Sydney and Melbourne’s heated housing markets will pause next year, with price growth stalling but no crash in sight, according to veteran real estate agent John McGrath.
The drought in listings will break early next year, with owners already sounding out agents ahead of offering their homes in February, Mr McGrath said.
“There will be less or no growth, but not a major correction,” he said of the Sydney and Melbourne housing markets where prices have risen 64 per cent and 44 per cent respectively since 2012 and auction clearance rates have topped 80 per cent.
“It would be dangerous to have another year of double-digit growth. That would not be sustainable.”
Mr McGrath also expects both cities’ markets to “decouple” further from the rest of the country’s markets, mirroring cities such as London and New York where the weight of demand has created separate markets with unbreachable price gaps.
Mr McGrath’s top property pick for next year is the Gold Coast suburb of Mermaid Waters where renovations are lifting values for the area close to exclusive Mermaid Beach.
Southeast Queensland, which has lagged the southern markets, would move to double-digit price growth, with the price gap between Sydney and it at its widest point.
“You can buy a unit on the Gold Coast, a walk from the beach, for $250,000. The same unit in Sydney will cost $750,000,” he said.
Also topping the list are Wheelers Hill near Glen Waverley in Melbourne where the median house price is $250,000; Sydney’s inner west and gentrifying Canterbury; Northcote in inner Melbourne; and Kambah in Canberra.
For the year to June, the McGrath spring report notes Melbourne’s St Kilda East had the highest price growth for houses of any suburb at 35.4 per cent, while Sydney’s Fairlight had the highest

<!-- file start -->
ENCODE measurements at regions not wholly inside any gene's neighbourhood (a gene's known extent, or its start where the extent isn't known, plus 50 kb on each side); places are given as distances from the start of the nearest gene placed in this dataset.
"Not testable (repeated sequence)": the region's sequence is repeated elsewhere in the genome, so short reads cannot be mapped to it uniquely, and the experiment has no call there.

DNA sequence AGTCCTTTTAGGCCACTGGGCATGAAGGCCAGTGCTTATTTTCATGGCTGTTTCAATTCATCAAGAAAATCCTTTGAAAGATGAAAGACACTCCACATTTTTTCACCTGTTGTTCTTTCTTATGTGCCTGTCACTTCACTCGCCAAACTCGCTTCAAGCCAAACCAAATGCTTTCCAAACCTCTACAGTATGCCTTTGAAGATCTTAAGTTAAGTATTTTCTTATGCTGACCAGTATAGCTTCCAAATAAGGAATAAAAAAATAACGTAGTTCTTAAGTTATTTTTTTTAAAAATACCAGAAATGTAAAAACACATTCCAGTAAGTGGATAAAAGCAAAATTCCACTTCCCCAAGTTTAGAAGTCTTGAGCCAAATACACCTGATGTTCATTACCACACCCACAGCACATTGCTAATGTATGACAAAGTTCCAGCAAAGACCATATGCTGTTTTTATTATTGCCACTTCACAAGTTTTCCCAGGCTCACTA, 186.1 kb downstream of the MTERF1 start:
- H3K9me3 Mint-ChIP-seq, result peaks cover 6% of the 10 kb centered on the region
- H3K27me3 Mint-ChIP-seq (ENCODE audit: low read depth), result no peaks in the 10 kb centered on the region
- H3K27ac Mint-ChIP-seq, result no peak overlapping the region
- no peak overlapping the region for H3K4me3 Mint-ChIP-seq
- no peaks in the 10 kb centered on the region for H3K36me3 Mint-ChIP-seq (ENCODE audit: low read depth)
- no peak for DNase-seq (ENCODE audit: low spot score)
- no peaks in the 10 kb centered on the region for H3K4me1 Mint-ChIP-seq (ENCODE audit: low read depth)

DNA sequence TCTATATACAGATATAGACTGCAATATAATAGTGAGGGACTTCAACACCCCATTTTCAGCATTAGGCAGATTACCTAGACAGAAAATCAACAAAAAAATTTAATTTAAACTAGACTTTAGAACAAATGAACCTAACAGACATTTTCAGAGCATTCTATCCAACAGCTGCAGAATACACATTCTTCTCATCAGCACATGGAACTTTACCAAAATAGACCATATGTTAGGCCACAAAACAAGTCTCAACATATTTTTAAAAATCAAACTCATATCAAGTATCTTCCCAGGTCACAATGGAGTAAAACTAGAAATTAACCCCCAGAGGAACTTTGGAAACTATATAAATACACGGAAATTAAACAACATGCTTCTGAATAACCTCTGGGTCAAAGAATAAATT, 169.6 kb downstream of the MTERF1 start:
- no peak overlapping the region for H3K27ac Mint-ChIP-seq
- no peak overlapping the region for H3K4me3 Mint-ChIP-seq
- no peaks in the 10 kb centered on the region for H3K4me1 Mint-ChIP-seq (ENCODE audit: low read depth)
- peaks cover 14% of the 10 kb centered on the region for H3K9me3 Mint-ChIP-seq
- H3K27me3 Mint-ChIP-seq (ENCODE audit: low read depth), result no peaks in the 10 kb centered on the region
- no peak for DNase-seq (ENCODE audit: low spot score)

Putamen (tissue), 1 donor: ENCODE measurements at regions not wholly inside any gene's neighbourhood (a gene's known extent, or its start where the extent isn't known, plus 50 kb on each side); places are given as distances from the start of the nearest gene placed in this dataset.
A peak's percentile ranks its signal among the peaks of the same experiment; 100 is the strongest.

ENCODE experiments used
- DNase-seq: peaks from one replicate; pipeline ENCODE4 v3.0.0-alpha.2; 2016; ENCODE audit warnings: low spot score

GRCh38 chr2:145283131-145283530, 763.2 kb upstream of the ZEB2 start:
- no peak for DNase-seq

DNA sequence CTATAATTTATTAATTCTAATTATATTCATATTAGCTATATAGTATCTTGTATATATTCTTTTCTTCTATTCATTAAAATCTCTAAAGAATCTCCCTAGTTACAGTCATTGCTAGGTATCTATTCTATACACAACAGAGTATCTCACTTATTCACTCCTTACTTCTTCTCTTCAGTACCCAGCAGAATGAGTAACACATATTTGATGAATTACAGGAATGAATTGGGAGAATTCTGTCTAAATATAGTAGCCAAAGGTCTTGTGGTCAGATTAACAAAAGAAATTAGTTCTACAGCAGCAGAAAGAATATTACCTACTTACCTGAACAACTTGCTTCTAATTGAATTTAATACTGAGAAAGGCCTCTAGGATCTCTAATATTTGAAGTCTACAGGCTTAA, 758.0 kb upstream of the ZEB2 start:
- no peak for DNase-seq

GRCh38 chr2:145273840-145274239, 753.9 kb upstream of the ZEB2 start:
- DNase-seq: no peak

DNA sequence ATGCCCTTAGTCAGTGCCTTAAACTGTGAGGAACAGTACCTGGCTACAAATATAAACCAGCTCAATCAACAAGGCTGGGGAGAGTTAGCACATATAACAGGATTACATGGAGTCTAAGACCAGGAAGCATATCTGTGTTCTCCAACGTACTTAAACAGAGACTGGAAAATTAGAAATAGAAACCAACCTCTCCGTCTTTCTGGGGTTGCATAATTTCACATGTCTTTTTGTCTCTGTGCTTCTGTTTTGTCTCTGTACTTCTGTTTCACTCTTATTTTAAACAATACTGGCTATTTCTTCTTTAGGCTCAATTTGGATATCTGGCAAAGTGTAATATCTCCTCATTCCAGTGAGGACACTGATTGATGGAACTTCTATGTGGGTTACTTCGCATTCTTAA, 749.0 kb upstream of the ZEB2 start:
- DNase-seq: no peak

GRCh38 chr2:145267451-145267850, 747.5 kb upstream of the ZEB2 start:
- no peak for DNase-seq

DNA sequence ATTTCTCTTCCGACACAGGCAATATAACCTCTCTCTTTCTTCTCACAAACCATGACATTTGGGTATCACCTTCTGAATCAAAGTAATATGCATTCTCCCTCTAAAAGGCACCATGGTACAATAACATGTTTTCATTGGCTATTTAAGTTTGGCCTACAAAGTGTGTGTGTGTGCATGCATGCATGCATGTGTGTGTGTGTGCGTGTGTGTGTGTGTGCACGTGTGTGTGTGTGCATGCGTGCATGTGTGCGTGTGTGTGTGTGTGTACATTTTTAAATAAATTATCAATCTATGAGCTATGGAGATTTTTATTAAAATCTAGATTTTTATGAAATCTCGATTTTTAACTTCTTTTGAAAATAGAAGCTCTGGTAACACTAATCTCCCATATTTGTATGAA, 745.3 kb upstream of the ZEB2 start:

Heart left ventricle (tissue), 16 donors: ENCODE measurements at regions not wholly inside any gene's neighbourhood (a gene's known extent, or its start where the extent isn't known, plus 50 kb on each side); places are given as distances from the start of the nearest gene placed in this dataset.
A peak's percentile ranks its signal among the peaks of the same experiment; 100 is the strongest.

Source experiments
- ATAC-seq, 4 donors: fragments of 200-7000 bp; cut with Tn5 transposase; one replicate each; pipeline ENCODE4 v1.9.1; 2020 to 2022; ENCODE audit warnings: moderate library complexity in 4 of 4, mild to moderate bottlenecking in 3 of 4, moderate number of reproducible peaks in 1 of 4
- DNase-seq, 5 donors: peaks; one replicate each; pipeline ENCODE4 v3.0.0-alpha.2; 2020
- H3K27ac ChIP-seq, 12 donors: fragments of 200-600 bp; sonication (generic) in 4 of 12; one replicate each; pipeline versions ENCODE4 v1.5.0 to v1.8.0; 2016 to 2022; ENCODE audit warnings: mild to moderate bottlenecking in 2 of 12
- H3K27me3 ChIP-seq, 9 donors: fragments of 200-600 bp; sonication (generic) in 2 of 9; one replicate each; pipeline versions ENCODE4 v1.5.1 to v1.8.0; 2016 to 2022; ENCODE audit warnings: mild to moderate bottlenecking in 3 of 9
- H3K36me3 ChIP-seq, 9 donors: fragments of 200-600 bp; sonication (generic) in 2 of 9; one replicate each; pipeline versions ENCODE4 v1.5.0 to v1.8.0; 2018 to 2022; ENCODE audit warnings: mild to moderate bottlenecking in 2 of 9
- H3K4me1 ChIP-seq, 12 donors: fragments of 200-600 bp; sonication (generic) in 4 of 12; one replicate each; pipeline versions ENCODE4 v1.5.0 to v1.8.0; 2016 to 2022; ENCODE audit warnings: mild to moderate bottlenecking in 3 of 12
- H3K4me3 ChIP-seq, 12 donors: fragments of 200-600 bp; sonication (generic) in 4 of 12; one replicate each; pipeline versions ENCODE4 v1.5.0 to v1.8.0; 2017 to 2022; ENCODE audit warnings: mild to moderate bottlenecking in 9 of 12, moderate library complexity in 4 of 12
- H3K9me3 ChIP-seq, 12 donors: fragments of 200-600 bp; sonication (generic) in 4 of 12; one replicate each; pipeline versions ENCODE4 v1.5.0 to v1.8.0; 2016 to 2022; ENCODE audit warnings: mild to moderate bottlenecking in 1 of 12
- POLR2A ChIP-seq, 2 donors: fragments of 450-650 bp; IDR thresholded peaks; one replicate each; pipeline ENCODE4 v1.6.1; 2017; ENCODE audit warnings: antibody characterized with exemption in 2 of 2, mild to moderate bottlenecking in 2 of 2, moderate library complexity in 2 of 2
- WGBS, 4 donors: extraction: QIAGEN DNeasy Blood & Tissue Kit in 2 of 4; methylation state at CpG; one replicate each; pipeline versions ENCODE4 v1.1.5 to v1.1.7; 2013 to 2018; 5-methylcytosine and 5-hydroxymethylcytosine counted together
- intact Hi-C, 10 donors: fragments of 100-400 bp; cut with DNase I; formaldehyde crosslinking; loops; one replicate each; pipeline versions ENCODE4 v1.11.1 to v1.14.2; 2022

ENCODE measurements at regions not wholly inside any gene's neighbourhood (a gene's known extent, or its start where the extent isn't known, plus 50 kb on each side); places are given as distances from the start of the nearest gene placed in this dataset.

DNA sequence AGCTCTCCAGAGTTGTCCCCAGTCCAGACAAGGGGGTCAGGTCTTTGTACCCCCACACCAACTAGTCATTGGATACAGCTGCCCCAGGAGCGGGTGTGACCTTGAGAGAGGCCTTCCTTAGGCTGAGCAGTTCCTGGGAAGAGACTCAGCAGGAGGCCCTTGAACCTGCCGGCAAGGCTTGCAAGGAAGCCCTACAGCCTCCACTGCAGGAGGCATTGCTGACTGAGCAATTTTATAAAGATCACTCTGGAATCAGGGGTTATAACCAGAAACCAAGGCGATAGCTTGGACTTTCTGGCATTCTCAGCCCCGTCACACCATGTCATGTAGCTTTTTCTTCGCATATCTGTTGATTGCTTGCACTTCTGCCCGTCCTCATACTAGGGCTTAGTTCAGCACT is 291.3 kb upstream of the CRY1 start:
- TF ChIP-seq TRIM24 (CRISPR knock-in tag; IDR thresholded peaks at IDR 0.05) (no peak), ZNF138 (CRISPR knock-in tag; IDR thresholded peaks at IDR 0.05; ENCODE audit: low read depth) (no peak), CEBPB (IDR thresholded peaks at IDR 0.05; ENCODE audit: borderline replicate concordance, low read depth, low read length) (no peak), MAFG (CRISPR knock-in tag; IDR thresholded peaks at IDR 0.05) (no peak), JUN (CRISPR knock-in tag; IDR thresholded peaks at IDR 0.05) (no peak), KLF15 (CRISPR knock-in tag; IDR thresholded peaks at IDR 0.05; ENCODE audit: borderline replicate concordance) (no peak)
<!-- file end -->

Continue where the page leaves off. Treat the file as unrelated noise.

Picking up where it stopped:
price rise for apartments at 46 per cent.
A housing price index to be released by researcher CoreLogic on Tuesday will show price growth during October for all capitals except Adelaide, with a 0.3 per cent price rise across five capital cities.
Low listing levels have resulted in a rise in off-market sales during the year, Mr McGrath said.
Also keeping a lid on stock has been the trend to “stay put for longer”, with a capital city house now owned for an average 10.7 years, up from 6.7 years in 2005. Affordability and the costs of buying and selling are slowing the rate of
Stamp duty and agents’ fees total about $55,000 on a median priced home in Sydney, the McGrath report notes. It picks the prestige housing market as the next growth area of the residential market underpinned by demand from Chinese buyers, expats and local upgraders.
“Volatility in the sharemarket, which is directly and immediately hit by events such as Brexit and terrorism, might also attract more investment into Australian (prestige) real estate over coming years,” the report found.
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